Sustained clonus in the ankles is an important neurological finding – learn how to recognize it!

Brisk reflexes can be a sign of an upper motor neuron injury – such as a brain or spinal cord injury. A classic finding of pathologic hyperreflexia is sustained clonus involving the achilles tendon at the ankle.

Clonus is an involuntary, repetitive muscle contraction which occurs with forced flexion – most commonly seen in the ankle, but it can be found at other joints in extreme cases of hyperreflexia.

In the video below, the examiner is just putting rapid, sustained pressure against the foot – the rhythmic twitching is clonus.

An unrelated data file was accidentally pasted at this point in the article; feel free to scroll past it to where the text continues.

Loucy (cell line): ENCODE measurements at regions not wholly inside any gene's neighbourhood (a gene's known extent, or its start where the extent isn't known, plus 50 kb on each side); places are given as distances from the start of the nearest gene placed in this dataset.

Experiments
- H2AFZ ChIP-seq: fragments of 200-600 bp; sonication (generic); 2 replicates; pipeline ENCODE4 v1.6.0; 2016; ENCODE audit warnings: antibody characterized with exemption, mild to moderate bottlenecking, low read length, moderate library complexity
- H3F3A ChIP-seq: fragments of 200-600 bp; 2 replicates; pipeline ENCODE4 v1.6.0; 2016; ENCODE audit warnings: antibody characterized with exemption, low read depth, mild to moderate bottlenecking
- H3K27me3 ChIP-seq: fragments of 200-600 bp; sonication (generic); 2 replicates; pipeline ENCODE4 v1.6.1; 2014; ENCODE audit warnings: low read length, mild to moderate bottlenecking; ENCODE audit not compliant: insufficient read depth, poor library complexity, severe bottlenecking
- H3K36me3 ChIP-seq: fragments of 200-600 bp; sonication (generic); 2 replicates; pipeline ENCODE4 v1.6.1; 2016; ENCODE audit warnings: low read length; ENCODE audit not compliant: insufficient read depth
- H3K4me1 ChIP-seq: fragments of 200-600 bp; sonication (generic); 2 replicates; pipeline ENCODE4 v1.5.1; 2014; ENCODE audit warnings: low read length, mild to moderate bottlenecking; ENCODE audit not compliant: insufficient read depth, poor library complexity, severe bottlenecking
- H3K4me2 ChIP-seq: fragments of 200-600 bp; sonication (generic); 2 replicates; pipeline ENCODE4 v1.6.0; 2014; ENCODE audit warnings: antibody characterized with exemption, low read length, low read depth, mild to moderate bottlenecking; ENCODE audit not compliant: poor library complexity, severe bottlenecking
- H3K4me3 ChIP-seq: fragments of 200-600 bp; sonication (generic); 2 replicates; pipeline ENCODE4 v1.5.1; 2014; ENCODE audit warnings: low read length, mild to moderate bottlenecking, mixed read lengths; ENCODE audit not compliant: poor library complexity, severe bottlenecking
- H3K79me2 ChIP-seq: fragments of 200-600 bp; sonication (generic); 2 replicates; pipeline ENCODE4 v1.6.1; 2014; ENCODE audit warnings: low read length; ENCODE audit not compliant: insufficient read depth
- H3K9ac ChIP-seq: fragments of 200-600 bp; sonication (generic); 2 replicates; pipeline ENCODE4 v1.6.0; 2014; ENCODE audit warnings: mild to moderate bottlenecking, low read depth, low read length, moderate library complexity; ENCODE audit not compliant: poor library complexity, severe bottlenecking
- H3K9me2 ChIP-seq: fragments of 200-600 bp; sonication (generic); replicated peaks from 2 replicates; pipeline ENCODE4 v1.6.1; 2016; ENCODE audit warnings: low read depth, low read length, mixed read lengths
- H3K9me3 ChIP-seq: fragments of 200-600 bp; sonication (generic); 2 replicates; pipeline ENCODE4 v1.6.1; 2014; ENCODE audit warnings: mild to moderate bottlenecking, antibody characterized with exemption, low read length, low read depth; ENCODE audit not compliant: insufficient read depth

Sustained, pathologic clonus.

Sustained clonus is rated as 4+ on the reflex scale. Be aware that a few beats of clonus in the ankles can be a normal finding in some poeple, especially in those with otherwise brisk reflexes at baseline.

Another example of 4+ clonus.

This patient was found to have severe cervical spine stenosis causing increased lower extremity reflexes.

You can read more about the physical exam in the Raven Review Medical Student or Advanced Practice Provider review books.

Photo credit: Photo by Zun Zun on Pexels.